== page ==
**Figure 10.**Vertical section detail of the refined meshes obtained using snappyHexMesh for the state-of-the-art analysis. (

**a**) Flat roof, 6.7 M cells (y

^{+}≈ 325); (

**b**) shed, 6.4 M cells (y

^{+}≈ 355); (

**c**) pitched, 6.5 M cells (y

^{+}≈ 337); (

**d**) spherical (6.4 M cells, y

^{+}≈ 338)/vaulted (6.6 M cells, y

^{+}≈ 334).

**Figure 11.**Comparison of U, k and TI for the state-of-the-art cases at the most advantageous vertical axis for each case: upstream edge for the flat roof, downstream edge for the shed roof and center of the roof for the rest of the shapes. (

**a**) Comparison of U; (

**b**) comparison of k; (

**c**) comparison of TI below the limit of TI < 0.15; (

**d**) comparison of the speed-up (U/U

_{ref}) and the TI threshold height.

**Figure 12.**Comparison of U and TI fields on the roof for the state-of-the-art cases: sharp roofs. (

**a**) U field flat roof; (

**b**) TI field flat roof; (

**c**) U field pitched roof; (

**d**) TI field pitched roof; (

**e**) U field shed roof; (

**f**) TI field shed roof.

**Figure 13.**Comparison of U and TI fields on the roof for the state-of-the-art cases: curved roofs. (

**a**) U field vaulted roof; (

**b**) TI field vaulted roof; (

**c**) U field spherical Abohela; (

**d**) TI field spherical Abohela.

**Figure 14.**Examples of the different roof edges tested. (

**a**) Simple edge; (

**b**) curved edge; (

**c**) railing; (

**d**) cantilever.

**Figure 15.**Central vertical section detail of the different roof edge shapes investigated. (

**a**) Simple edge; (

**b**) curved edge; (

**c**) railing; (

**d**) cantilever.

**Figure 16.**Vertical section detail of the refined meshes obtained using snappyHexMesh for the different roof edge shapes investigated. (

**a**) Simple edge, 6.7 M cells (y

^{+}≈ 325); (

**b**) curved edge, 6.7 M cells (y

^{+}≈ 329); (

**c**) railing, 6.9 M cells (y

^{+}≈ 314); (

**d**) cantilever, 6.9 M cells (y

^{+}≈ 297).

**Figure 17.**Diagram of the axes V1–V4 on the base-building at the central vertical plane of the domain, for the comparison of roof edge shapes.

**Figure 19.**Comparison of k between the different roof edge shapes investigated at the vertical section at the center of the domain.

**Figure 20.**Comparison of TI below the limit of TI < 0.15 between the different roof edge shapes investigated at the vertical section at the center of the domain.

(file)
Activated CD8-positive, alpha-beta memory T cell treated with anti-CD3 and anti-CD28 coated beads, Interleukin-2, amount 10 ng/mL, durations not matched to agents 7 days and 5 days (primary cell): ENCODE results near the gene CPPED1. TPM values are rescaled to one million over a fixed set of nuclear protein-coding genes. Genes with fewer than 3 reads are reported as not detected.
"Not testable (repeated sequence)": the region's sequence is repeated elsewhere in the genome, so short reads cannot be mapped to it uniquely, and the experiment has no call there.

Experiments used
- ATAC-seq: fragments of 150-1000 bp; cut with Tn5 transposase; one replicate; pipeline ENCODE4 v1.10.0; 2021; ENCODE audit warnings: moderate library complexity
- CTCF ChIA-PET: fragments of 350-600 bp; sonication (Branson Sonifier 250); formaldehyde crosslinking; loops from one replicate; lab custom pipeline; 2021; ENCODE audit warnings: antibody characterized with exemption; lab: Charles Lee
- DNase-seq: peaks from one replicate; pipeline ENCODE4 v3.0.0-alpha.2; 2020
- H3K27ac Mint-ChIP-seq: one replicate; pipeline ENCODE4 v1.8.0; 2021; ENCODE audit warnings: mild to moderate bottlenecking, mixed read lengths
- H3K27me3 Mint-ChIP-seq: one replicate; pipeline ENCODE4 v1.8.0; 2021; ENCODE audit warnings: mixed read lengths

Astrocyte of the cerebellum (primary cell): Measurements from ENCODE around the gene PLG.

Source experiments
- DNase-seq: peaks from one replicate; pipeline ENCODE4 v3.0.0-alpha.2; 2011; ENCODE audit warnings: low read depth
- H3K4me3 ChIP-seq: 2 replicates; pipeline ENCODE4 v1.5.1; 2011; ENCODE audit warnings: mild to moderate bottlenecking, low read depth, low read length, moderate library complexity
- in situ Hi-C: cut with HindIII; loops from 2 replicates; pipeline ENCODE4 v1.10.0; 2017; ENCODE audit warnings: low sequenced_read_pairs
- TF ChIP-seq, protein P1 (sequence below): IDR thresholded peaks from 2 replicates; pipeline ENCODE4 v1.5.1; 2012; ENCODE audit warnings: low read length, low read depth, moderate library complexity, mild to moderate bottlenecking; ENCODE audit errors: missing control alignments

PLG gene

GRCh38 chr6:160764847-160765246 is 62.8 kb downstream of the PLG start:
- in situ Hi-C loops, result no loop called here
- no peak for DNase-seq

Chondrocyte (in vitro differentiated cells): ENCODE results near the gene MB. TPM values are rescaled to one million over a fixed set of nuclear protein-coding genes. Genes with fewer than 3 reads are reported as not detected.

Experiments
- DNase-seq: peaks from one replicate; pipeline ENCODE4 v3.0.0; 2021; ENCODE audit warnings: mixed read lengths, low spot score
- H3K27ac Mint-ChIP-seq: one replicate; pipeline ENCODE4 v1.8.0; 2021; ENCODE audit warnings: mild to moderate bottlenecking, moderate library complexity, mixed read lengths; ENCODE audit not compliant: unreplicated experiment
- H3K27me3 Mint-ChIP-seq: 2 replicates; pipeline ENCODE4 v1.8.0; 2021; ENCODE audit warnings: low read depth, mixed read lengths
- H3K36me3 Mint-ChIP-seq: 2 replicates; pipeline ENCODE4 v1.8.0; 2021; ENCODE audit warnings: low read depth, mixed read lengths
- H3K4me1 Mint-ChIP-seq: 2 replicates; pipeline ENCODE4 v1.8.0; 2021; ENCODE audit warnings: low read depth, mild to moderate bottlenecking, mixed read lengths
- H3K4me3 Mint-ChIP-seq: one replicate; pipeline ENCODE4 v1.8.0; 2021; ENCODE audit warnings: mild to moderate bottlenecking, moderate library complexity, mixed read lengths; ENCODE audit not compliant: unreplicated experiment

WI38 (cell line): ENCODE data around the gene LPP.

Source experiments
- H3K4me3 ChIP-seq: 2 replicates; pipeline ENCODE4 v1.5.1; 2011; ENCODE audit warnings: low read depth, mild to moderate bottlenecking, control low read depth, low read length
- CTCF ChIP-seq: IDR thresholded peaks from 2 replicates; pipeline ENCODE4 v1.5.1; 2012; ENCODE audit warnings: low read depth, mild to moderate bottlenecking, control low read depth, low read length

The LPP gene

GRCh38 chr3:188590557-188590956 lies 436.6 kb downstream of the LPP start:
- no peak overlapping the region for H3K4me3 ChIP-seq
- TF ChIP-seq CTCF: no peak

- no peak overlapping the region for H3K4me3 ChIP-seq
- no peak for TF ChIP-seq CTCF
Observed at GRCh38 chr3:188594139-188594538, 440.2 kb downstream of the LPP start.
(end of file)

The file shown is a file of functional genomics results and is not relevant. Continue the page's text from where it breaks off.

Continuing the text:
**Figure 21.**Comparison of U and TI fields on the roof for the different roof shapes investigated. (

**a**) U field cantilever; (

**b**) TI field cantilever; (

**c**) U field railing; (

**d**) TI field railing; (

**e**) U field curved edge; (

**f**) TI field curved edge.

**Table 1.**Boundary conditions imposed at each boundary of the domain. Nomenclature: C = calculated; fV = fixed value; iP = inlet profile; sl = slip; sP = symmetry plane; wF = wall function; zG = zero gradient.

U | k | ε | ν_{t} | p | |
---|---|---|---|---|---|

Inlet | iP | iP | iP | C | zG |

Outlet | zG | zG | zG | C | fV zero |

Ground | fV zero | kqRwF | epsilon wF | nutkrough wF | zG |

Building | fV zero | kqR wF | epsilon wF | nutk wF | zG |

Sky | sl | sl | sl | C | zG |

Sides | sP | sP | sP | sP | sP |

© 2015 by the authors; licensee MDPI, Basel, Switzerland This article is an open access article distributed under the terms and conditions of the Creative Commons Attribution license (http://creativecommons.org/licenses/by/4.0/).

## Share and Cite

**MDPI and ACS Style**

Toja-Silva, F.; Peralta, C.; Lopez-Garcia, O.; Navarro, J.; Cruz, I.
On Roof Geometry for Urban Wind Energy Exploitation in High-Rise Buildings. *Computation* **2015**, *3*, 299-325.
https://doi.org/10.3390/computation3020299

**AMA Style**

Toja-Silva F, Peralta C, Lopez-Garcia O, Navarro J, Cruz I.
On Roof Geometry for Urban Wind Energy Exploitation in High-Rise Buildings. *Computation*. 2015; 3(2):299-325.
https://doi.org/10.3390/computation3020299

**Chicago/Turabian Style**

Toja-Silva, Francisco, Carlos Peralta, Oscar Lopez-Garcia, Jorge Navarro, and Ignacio Cruz.
2015. "On Roof Geometry for Urban Wind Energy Exploitation in High-Rise Buildings" *Computation* 3, no. 2: 299-325.
https://doi.org/10.3390/computation3020299